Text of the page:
Before you invest in software where is Alberta headed in terms of design and liability. When I first started submitting plans to city hall in the early 1980's you could scribble something on the back of a napkin and get it passed. Alberta and Ontario were about the same in that respect. Things have tightned up over the years but there was a radical change in 2006 with the full implementation of bill 124 http://www.uniongas.com/business/channel/bill124.asp where you are now required to be a registered designer to submit a residential plan for anyone other than you own use. Everything that isn't specifically perscribed by the OBC has to be designed by an engineer. The new regulations are so tough that only the largest residential design firms are still in business. I have been drafting since high school and have always designed the homes and additions I have built. I designed a simple 800 sf addition for my home a last year that took 6 months to get through city hall. I have a dozen seperate stamped details for a simple 2 storey 800sf addition with a simple gable roof w/ cathedral ceiling. I have a file folder full of correspondence between myself, city hall and my engineers ( yes there were 2 engineers involved) The commercial jobs I work on are worse. We tear out a grill door in a store, replace it with a door that's half the weight and are requires to spend $10000 on an 18" steel beam, columns and footings to carry it. Builders around here are freaking out over these changes, it is changing who can afford to stay in business.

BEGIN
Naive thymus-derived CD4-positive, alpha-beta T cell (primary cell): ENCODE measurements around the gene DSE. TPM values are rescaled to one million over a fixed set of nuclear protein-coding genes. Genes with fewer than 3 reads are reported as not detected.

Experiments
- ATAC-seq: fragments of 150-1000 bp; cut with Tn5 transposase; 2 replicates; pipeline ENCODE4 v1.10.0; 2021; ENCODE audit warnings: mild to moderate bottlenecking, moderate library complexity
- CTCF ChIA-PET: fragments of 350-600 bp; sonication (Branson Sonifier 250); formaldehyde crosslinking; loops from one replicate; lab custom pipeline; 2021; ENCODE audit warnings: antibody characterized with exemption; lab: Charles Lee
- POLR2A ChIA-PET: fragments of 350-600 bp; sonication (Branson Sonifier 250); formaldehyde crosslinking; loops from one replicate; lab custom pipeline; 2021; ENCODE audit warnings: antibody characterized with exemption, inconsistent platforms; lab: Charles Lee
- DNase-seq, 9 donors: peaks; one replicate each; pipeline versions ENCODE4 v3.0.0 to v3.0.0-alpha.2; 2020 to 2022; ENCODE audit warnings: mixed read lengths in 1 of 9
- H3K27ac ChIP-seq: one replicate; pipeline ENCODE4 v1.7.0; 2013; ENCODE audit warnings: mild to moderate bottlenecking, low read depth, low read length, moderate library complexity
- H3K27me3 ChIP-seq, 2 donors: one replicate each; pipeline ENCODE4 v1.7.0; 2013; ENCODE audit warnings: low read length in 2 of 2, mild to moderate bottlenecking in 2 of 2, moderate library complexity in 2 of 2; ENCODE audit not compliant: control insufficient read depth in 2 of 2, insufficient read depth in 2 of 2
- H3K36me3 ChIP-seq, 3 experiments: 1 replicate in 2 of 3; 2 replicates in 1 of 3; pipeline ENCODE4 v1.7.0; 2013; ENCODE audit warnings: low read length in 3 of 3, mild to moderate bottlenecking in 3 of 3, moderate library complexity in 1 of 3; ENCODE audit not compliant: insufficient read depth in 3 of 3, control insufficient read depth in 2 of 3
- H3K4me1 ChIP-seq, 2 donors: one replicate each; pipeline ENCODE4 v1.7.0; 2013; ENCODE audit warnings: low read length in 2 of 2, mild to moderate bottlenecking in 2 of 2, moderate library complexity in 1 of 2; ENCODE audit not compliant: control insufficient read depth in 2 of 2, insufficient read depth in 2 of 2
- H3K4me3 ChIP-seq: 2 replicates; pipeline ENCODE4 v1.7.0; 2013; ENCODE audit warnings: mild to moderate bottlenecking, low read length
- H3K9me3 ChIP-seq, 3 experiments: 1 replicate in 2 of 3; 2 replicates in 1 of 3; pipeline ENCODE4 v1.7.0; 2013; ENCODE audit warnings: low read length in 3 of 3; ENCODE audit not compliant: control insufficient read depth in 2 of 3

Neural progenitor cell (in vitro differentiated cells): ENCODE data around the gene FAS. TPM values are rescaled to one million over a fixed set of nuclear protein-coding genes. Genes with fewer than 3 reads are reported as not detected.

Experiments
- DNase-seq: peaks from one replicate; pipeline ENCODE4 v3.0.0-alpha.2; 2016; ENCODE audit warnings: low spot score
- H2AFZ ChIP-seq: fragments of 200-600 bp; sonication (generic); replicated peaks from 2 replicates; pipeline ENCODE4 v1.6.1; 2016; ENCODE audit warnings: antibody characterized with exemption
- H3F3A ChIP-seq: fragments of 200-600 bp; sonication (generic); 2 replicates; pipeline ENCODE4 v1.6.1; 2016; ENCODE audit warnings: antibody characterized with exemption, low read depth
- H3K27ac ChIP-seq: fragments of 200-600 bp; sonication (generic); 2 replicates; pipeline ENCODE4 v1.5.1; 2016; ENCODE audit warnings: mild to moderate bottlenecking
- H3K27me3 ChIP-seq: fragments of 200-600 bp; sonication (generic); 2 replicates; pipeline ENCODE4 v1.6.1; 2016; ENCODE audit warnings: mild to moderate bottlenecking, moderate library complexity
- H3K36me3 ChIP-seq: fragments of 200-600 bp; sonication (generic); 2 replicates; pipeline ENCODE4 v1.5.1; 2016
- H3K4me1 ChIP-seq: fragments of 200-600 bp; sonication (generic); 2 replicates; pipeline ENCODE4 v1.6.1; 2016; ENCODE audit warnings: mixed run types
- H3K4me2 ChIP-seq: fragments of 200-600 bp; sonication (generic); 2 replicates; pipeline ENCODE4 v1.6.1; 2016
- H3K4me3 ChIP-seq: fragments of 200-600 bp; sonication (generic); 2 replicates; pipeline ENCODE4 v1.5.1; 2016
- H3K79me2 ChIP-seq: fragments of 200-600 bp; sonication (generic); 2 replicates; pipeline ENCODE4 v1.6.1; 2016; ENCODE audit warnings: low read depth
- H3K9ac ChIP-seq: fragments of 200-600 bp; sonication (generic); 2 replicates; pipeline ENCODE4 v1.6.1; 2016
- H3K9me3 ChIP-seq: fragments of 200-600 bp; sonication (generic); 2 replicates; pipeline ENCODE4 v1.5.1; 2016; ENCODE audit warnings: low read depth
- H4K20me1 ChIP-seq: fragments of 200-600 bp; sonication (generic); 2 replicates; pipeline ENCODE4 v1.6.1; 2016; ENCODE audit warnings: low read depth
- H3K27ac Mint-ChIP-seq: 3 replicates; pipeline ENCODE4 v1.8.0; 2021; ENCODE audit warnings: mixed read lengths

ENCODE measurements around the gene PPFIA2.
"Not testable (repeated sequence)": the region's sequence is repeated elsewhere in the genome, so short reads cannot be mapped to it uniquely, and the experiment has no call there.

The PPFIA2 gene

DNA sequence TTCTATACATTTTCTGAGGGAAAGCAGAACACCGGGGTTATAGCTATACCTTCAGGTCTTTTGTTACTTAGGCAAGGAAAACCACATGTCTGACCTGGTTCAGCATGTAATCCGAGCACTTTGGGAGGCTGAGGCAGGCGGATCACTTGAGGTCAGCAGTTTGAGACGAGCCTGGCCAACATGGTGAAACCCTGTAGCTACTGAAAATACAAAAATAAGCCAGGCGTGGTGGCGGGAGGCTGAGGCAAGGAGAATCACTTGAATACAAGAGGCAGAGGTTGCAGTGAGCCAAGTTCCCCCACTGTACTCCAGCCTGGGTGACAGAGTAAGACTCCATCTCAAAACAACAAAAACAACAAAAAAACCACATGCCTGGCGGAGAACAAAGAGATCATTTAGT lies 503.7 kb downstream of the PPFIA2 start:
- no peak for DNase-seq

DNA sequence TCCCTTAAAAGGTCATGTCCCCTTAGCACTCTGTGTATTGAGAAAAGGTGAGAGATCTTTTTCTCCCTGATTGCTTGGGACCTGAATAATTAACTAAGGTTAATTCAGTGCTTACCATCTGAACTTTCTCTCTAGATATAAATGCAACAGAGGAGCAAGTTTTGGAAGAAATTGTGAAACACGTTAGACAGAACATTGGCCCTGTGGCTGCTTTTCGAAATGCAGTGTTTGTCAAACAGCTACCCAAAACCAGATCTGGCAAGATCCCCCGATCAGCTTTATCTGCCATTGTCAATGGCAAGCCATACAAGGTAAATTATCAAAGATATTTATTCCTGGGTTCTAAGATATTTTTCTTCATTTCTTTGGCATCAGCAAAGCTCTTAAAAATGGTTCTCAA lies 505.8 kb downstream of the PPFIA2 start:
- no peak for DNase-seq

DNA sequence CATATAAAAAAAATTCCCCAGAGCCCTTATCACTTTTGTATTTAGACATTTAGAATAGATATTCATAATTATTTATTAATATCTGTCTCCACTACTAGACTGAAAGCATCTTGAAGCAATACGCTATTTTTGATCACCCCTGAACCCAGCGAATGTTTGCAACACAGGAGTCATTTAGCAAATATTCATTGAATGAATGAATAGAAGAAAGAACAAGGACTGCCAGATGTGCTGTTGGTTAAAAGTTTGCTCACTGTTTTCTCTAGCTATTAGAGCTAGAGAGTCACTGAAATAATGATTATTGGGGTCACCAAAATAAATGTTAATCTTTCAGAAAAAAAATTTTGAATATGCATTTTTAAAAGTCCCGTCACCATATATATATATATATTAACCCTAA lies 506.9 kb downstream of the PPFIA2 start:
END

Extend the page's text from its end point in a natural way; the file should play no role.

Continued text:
The driving force behind these changes is liability. The municipalities are no longer putting themselves in any position where they are exposed to liability.
    Either it's specifically perscribed by the OBC and a registered designer takes responsibility or an engineer stamps it and they take responsibility. Either way the municipality has their ass covered.

    The big residential design and design/build firms can afford to to have their guys certified and hire an engineer. One big reno contractor started up their own design and engineering business that does a lot of work for smaller builders. Unless you are an engineer or have one on staff it is no longer practical to do design in house.

    With this in mind before you invest in software find out if Alberta is heading down the same road. It may be better to keep the investment light and get a relationship with a designer or get your husband to start studying to become a registered designer.

  11. #11
    Join Date
    Mar 2007
    Location
    Northern Virginia
    Posts
    198

    Default Re: Auto Cad or other drawing programs

    Quote Originally Posted by dave_k View Post
    I draw on Softplan, I've been using it since 1993 and I find it easy, it's great for home design pretty weak for anything else. I bought it for building new homes and it was excellent for that. I also have a old copy of Autocad lite that I never really learned to use, Softplan is too easy.